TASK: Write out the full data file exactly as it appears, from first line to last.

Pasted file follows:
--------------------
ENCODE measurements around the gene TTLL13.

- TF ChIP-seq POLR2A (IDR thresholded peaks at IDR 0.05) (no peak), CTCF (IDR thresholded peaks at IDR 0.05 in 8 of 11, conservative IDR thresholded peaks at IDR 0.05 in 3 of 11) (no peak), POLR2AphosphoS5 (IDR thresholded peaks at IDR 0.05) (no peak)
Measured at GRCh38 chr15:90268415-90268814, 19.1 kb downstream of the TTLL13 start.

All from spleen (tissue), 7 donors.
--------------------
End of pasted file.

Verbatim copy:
ENCODE measurements around the gene TTLL13.

- TF ChIP-seq POLR2A (IDR thresholded peaks at IDR 0.05) (no peak), CTCF (IDR thresholded peaks at IDR 0.05 in 8 of 11, conservative IDR thresholded peaks at IDR 0.05 in 3 of 11) (no peak), POLR2AphosphoS5 (IDR thresholded peaks at IDR 0.05) (no peak)
Measured at GRCh38 chr15:90268415-90268814, 19.1 kb downstream of the TTLL13 start.

All from spleen (tissue), 7 donors.